The recent trend toward lab and field experiments in economics certainly expands the possibilities for madness. Prisoners’ Dilemma experiments are a nice touch here, especially when someone decided to run them with actual prisoners. The Phillips machine was a fun one-off. But I can’t think of anything that rises to the level of psychology’s Milgram Experiment, much less the things that have been done in the “real” sciences of biology, chemistry and physics.

Occasionally economists get some power within companies, or start their own. But coming up with a new strategy for a hedge fund or designing auctions for Google doesn’t really get into “madness” territory either. Economists are forever telling the government what to do, but rarely get listened to. During total war they have been vested with lots of power over the economy, though I haven’t heard of any particularly crazy things they did with this power. Levitt’s long con to catch terrorists was a nice touch. Armen Alchian used economics to discover that lithium was the moderator for the atomic bomb, but his only plan to use that information was to write a paper about it, and he abandoned even that at the request of the government.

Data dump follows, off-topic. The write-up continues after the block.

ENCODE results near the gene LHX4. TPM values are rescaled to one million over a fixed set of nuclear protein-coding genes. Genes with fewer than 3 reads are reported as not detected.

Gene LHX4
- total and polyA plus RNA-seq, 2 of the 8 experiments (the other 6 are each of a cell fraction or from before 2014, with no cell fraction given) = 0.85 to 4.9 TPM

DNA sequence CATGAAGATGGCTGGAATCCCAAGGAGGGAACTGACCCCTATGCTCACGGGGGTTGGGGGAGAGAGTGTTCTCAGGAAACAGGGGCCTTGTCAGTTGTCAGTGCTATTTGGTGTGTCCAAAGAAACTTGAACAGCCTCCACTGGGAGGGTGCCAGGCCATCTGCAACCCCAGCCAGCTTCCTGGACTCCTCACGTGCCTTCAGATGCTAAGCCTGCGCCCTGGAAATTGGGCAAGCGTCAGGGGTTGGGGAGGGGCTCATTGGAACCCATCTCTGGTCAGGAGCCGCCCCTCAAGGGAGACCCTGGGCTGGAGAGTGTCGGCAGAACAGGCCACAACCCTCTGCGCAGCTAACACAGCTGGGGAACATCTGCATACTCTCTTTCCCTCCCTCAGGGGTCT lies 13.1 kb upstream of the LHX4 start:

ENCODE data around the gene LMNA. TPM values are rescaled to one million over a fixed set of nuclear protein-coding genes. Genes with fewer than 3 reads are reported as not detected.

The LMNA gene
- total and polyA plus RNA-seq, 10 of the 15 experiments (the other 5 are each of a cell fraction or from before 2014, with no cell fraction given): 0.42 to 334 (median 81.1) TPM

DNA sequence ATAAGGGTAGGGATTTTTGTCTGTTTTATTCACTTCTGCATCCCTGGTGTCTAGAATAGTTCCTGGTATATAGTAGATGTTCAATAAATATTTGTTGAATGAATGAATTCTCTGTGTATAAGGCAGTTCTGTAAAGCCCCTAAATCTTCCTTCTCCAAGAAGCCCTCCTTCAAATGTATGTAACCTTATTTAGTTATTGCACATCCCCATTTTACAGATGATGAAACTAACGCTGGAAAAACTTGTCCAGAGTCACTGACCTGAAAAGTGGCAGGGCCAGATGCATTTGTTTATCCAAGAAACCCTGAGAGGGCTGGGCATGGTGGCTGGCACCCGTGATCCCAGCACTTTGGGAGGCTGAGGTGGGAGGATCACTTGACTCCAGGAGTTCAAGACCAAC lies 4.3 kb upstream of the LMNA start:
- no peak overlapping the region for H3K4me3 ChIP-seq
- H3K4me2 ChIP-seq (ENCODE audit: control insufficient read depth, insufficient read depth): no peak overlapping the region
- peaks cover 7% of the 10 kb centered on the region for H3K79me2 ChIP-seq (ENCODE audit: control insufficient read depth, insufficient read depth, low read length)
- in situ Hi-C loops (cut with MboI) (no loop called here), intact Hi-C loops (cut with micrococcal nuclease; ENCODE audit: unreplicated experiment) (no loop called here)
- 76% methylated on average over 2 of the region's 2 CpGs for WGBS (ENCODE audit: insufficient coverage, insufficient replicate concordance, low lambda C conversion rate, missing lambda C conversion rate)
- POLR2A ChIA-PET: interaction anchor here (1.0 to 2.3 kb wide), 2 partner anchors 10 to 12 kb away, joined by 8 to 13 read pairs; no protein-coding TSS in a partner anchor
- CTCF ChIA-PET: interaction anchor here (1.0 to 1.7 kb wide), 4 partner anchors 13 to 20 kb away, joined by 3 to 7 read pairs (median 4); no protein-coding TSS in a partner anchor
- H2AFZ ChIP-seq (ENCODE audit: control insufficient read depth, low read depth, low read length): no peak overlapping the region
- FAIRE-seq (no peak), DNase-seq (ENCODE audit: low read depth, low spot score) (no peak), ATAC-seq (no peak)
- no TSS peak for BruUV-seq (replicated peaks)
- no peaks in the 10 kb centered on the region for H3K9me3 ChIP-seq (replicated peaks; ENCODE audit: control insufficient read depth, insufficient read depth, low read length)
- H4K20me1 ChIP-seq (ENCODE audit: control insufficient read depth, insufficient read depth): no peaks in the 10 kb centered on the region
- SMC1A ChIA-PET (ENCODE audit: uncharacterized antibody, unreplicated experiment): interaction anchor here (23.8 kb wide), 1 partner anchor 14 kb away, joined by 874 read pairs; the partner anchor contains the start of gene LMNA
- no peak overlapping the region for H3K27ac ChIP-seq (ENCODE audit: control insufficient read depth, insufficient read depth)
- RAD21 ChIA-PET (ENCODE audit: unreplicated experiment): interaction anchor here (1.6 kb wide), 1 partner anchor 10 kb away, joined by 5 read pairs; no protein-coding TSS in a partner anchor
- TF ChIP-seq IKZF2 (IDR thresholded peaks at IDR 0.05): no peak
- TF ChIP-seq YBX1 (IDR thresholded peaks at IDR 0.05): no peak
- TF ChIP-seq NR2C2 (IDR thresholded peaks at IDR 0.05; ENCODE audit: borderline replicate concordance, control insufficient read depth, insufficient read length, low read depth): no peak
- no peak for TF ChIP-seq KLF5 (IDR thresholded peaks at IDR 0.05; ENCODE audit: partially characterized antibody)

Image result for dr horrible

But is there anything an economist has done that rises to the level of a Tesla, Mengele, Musk, or TunaPig? Anything an economist might do that could match a single invention of Drs Kreiger, Evil, or Horrible?

Marx? GiveDirectly founders? Shleifer? Jeff Sachs?

In general, PhD economists (myself certainly included) are too much thinkers rather than doers. The closest people we have to mad economists are probably people who learned some undergraduate economics, then went out to change the world- people like Elon Musk or Dread Pirate Roberts.

Who am I forgetting? What would a real mad economist look like?

Written by James Bailey